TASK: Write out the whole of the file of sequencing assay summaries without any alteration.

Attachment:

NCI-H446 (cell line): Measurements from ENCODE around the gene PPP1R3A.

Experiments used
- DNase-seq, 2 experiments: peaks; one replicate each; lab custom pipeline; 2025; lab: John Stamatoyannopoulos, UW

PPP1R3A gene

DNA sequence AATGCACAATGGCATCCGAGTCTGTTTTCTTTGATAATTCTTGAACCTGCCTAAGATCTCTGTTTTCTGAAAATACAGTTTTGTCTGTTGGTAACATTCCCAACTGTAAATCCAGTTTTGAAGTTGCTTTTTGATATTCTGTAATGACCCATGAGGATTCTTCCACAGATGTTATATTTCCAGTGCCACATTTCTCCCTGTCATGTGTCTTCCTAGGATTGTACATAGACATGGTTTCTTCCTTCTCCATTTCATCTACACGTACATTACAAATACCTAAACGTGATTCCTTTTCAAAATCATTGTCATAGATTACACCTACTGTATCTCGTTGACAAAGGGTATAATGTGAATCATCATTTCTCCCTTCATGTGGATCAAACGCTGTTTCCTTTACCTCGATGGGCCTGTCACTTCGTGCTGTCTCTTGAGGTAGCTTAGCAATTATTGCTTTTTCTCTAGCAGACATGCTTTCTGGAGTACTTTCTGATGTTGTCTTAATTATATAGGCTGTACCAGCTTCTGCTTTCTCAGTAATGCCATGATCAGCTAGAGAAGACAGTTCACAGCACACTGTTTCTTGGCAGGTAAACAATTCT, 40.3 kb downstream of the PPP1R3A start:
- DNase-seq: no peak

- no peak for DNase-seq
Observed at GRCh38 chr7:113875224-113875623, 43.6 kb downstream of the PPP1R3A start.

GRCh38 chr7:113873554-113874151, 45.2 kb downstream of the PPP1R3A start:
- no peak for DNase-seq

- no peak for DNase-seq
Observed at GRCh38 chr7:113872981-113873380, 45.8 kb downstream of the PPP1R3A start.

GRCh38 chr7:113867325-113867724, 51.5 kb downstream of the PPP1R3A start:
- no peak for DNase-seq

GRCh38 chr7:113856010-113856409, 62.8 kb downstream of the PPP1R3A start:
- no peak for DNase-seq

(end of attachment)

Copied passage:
NCI-H446 (cell line): Measurements from ENCODE around the gene PPP1R3A.

Experiments used
- DNase-seq, 2 experiments: peaks; one replicate each; lab custom pipeline; 2025; lab: John Stamatoyannopoulos, UW

PPP1R3A gene

DNA sequence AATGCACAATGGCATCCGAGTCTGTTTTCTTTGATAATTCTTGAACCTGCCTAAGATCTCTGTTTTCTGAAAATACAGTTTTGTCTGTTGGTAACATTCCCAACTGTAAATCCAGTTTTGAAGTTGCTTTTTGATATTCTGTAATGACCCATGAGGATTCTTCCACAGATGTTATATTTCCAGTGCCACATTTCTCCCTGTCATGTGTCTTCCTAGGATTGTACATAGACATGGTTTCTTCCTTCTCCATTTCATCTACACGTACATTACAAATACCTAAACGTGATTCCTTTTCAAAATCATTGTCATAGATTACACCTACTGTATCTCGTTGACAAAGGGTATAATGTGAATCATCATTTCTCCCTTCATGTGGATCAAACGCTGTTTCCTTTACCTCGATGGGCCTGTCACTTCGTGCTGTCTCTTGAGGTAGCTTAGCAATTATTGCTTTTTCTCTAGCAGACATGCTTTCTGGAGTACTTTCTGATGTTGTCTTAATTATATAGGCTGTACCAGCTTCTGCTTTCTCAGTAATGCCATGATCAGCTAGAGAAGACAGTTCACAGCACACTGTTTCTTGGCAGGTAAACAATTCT, 40.3 kb downstream of the PPP1R3A start:
- DNase-seq: no peak

- no peak for DNase-seq
Observed at GRCh38 chr7:113875224-113875623, 43.6 kb downstream of the PPP1R3A start.

GRCh38 chr7:113873554-113874151, 45.2 kb downstream of the PPP1R3A start:
- no peak for DNase-seq

- no peak for DNase-seq
Observed at GRCh38 chr7:113872981-113873380, 45.8 kb downstream of the PPP1R3A start.

GRCh38 chr7:113867325-113867724, 51.5 kb downstream of the PPP1R3A start:
- no peak for DNase-seq

GRCh38 chr7:113856010-113856409, 62.8 kb downstream of the PPP1R3A start:
- no peak for DNase-seq